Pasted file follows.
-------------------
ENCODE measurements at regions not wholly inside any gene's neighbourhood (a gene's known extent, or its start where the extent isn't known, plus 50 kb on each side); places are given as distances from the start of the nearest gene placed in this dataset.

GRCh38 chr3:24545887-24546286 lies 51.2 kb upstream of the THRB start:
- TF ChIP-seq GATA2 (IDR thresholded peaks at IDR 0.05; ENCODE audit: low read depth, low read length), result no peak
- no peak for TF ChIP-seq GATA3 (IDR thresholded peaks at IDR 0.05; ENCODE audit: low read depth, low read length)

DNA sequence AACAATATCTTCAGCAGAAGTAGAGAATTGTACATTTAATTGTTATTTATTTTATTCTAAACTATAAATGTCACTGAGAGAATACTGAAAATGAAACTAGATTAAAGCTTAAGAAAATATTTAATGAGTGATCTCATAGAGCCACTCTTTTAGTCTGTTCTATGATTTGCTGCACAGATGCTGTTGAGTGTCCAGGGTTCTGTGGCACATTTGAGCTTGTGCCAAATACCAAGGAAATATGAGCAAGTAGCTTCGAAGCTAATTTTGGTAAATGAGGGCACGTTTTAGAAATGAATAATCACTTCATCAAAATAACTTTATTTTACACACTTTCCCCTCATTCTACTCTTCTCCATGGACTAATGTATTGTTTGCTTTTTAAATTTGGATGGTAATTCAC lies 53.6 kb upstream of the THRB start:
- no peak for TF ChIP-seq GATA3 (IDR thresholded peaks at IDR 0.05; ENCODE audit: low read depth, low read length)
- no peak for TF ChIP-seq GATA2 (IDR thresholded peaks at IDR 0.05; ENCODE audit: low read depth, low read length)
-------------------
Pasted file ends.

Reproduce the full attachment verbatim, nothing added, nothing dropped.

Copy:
ENCODE measurements at regions not wholly inside any gene's neighbourhood (a gene's known extent, or its start where the extent isn't known, plus 50 kb on each side); places are given as distances from the start of the nearest gene placed in this dataset.

GRCh38 chr3:24545887-24546286 lies 51.2 kb upstream of the THRB start:
- TF ChIP-seq GATA2 (IDR thresholded peaks at IDR 0.05; ENCODE audit: low read depth, low read length), result no peak
- no peak for TF ChIP-seq GATA3 (IDR thresholded peaks at IDR 0.05; ENCODE audit: low read depth, low read length)

DNA sequence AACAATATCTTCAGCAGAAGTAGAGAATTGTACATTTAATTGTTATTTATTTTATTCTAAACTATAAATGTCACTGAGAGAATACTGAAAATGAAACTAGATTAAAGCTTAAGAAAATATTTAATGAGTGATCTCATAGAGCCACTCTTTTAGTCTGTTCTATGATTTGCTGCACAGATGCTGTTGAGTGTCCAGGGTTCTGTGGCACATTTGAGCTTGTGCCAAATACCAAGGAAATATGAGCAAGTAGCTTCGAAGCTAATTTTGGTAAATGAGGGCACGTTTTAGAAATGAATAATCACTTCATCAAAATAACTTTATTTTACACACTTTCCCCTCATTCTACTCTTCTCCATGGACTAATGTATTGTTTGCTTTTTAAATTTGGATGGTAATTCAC lies 53.6 kb upstream of the THRB start:
- no peak for TF ChIP-seq GATA3 (IDR thresholded peaks at IDR 0.05; ENCODE audit: low read depth, low read length)
- no peak for TF ChIP-seq GATA2 (IDR thresholded peaks at IDR 0.05; ENCODE audit: low read depth, low read length)